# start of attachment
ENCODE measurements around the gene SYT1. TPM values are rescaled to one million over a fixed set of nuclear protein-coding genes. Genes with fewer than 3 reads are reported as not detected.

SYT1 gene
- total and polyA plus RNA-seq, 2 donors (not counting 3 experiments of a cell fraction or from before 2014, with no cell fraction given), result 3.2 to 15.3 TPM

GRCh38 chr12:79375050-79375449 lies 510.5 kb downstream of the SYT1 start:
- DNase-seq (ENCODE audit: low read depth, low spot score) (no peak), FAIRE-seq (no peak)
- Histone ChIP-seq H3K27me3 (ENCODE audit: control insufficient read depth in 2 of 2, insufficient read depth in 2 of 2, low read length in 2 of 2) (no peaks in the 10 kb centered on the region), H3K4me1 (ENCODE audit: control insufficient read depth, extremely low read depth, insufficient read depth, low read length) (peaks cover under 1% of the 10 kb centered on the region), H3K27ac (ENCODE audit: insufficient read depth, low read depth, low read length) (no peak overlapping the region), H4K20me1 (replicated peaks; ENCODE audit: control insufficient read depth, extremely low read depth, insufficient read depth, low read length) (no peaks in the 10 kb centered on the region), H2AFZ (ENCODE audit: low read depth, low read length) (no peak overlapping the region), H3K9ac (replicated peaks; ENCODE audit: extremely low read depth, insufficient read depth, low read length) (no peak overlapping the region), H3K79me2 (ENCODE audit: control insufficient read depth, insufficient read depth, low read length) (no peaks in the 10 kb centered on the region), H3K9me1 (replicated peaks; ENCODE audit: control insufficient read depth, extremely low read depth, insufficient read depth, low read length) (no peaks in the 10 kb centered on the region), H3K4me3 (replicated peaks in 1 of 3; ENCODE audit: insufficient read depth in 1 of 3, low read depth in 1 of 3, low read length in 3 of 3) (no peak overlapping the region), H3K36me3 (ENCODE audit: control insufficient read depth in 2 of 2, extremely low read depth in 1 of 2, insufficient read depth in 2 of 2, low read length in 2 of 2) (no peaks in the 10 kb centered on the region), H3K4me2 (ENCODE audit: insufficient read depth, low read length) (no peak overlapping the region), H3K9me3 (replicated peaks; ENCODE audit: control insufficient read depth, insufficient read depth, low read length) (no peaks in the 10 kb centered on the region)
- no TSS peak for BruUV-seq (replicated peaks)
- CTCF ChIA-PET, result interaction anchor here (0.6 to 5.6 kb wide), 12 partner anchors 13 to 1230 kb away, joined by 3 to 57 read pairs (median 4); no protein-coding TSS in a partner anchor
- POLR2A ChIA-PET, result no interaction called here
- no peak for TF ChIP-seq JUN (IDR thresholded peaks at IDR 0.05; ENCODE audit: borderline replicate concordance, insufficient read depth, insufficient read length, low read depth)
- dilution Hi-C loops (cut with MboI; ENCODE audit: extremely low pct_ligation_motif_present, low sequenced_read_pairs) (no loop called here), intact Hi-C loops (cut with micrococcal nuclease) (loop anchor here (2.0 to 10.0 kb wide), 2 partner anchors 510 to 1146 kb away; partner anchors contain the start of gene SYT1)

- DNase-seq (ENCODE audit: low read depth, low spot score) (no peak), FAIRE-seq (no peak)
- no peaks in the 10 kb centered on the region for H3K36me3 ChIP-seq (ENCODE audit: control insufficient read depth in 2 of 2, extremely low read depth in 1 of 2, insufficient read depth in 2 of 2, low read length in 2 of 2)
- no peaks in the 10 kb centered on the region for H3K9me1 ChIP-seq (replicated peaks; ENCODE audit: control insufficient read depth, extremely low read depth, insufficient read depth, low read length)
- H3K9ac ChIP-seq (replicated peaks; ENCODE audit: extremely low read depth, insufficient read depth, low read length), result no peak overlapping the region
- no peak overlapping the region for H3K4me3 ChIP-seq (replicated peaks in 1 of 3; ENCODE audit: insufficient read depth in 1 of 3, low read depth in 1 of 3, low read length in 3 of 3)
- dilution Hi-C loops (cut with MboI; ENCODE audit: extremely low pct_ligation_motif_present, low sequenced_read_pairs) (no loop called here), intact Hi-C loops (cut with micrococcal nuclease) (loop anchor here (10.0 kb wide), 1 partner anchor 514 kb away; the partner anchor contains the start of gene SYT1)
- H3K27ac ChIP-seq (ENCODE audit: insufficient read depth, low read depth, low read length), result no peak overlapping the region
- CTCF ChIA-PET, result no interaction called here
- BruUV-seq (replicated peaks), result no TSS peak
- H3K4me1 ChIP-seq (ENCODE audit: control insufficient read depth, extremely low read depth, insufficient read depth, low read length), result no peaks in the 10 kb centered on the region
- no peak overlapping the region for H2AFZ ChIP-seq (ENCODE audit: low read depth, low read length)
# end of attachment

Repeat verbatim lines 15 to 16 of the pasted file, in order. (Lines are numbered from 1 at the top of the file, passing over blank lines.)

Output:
- H3K9ac ChIP-seq (replicated peaks; ENCODE audit: extremely low read depth, insufficient read depth, low read length), result no peak overlapping the region
- no peak overlapping the region for H3K4me3 ChIP-seq (replicated peaks in 1 of 3; ENCODE audit: insufficient read depth in 1 of 3, low read depth in 1 of 3, low read length in 3 of 3)